On April 19, 2015 at DePauw University’s Janet Prindle Institute of Ethics from 10am-11:30am, award winning scholar/activist Ed Garnes (DePauw Class of 99′), founder of From Afros To Shelltoes, will pour a special brew of …
For the uninitiated, Burns is a “lifestyle specialist” adept at forecasting trends well before a hibernating status quo has a clue. Just as Harlem Renaissance artists, businessmen, activists, and politicians appropriated the term “New Negro” to challenge conventional notions of black identity, Burns represents a cooler offspring “The New Black,” a cultural armor defining a new space of creative expression and personal agency.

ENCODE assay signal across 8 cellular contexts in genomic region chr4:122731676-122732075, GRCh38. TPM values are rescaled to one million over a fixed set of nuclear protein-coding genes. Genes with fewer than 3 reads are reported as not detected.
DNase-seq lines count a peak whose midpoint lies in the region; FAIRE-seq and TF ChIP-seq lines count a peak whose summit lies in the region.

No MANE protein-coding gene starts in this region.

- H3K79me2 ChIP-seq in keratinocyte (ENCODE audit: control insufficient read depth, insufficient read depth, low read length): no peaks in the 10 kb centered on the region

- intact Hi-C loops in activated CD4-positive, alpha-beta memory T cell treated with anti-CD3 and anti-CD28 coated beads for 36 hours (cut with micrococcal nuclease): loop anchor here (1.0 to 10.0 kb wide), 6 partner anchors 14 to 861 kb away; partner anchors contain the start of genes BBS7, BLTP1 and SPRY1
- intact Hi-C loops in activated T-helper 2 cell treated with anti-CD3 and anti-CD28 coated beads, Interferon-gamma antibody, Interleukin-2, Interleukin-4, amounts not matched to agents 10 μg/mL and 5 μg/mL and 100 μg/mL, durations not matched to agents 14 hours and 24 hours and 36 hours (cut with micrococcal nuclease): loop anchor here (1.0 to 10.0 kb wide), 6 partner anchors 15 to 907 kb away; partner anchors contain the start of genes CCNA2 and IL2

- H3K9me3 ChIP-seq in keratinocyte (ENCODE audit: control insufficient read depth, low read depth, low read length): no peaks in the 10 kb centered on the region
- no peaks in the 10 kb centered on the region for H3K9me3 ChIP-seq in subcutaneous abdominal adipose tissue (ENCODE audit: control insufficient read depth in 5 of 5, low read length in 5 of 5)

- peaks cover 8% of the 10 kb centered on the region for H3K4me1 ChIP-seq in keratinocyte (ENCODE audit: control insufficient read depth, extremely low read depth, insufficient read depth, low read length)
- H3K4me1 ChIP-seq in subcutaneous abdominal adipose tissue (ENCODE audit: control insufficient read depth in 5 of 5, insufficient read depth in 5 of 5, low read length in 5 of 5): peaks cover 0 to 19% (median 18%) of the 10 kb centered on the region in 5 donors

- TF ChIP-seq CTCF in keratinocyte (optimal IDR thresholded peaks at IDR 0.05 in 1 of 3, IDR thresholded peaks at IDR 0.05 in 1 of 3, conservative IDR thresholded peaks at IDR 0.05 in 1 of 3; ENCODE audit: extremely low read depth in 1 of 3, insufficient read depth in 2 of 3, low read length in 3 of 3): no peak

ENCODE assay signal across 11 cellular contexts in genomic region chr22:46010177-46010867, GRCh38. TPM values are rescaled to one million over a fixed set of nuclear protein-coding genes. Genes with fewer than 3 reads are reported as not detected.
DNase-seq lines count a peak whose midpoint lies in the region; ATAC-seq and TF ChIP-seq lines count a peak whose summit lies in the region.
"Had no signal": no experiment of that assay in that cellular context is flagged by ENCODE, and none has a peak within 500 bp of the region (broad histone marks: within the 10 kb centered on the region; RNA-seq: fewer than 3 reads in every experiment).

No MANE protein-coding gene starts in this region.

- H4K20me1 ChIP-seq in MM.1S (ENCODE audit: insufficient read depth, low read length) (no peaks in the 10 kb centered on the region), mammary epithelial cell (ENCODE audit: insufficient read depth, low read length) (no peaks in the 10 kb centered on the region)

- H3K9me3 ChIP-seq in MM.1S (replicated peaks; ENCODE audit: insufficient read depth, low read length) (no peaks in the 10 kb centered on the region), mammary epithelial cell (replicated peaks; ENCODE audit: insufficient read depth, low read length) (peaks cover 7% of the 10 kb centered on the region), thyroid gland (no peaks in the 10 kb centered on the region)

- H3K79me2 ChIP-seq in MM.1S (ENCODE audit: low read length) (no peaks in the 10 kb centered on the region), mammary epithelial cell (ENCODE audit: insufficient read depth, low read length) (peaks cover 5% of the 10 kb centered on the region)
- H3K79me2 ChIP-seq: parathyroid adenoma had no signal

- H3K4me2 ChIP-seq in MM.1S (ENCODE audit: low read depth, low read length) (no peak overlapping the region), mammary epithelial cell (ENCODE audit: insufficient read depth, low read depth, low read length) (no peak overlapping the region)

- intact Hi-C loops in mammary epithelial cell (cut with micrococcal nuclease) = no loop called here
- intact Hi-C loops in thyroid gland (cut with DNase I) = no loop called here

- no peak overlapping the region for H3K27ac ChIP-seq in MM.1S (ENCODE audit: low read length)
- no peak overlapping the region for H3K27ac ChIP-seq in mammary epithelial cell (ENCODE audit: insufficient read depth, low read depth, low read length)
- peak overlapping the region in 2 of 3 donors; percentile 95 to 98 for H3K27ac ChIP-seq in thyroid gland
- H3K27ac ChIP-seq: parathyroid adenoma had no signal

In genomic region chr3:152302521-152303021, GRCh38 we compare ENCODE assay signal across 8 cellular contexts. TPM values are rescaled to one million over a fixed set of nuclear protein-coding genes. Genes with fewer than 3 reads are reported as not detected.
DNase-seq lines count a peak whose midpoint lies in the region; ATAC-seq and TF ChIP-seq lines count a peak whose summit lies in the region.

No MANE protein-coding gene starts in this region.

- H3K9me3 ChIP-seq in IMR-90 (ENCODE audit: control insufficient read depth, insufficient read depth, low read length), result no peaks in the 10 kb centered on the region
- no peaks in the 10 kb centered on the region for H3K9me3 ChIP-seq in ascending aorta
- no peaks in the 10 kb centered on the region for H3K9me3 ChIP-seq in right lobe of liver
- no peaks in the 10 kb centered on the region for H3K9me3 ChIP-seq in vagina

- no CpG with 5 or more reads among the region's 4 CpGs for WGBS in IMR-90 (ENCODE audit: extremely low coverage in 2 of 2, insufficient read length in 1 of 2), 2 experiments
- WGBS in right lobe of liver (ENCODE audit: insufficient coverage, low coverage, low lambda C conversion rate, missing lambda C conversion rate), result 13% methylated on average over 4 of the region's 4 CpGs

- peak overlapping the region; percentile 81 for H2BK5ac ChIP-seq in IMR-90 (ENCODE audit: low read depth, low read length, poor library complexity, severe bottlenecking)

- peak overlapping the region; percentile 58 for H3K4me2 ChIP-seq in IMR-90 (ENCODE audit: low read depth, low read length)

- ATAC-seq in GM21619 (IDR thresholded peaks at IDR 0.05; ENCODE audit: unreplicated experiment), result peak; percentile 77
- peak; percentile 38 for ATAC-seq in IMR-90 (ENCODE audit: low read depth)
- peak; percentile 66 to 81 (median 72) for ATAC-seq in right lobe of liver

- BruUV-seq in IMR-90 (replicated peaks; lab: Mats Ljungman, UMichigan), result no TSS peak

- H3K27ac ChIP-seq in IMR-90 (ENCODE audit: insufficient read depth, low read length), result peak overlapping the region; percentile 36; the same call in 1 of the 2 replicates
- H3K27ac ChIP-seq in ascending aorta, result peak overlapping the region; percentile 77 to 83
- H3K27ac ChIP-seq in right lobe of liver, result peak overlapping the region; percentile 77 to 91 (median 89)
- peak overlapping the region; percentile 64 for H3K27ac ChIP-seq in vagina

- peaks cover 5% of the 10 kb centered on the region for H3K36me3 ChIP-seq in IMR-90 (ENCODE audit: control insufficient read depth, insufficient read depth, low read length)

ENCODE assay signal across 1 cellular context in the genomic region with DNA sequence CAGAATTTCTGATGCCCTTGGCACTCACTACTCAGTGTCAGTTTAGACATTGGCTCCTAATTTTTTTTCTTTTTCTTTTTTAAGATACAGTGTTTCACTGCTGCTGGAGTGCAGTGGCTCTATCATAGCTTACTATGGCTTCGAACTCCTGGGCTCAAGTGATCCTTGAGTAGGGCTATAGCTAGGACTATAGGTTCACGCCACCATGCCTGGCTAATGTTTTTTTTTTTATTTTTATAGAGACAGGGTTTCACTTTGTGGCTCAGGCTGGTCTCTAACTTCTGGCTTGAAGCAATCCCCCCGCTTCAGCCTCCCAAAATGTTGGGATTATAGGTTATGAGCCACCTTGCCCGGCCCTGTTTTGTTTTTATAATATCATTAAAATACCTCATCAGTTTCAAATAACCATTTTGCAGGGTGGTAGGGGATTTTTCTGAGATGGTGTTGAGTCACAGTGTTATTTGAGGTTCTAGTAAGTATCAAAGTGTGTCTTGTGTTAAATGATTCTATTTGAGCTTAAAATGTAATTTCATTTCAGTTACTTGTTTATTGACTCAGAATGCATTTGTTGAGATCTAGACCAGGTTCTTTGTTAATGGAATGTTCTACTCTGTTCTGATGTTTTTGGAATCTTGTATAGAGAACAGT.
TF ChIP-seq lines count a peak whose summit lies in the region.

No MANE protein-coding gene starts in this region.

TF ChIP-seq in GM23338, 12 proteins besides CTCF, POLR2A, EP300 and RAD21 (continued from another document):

Black is the new cool. With the superstar status of Obama and suburban youth still bumpin’ hip hop in their Volvos, black identity continues to be redefined and appropriated by mainstream consumer culture. And as we all the weather the Matrix, burgeoning photographer Carla Aaron-Lopez captures the grace and underappreciated complexity of black folks with her visual playground My (black)American Life.
Chrisette Michele has been here before. Inheriting the vulnerability and matchless vocal character of queens like Billie Holliday and Phyllis Hyman, she plainly personifies loves vacant assurances as well as its soul stirring potential. Michele’s musical gifts vacillate between the sonic mysticism of smoky jazz clubs and the boomin’ system vigor of hip hop. In this exclusive with Ed Garnes, Michele represents for everyday sistas.
The following joint is an exclusive excerpt from award winning writer Edward M. Garnes, Jr.’s long awaited collection Other Side of The Game: Rare Testimonials On Music & Black Cultural Production to be published by Home Grown in 2009. This was the first story ever written on Anthony David way back in 2000.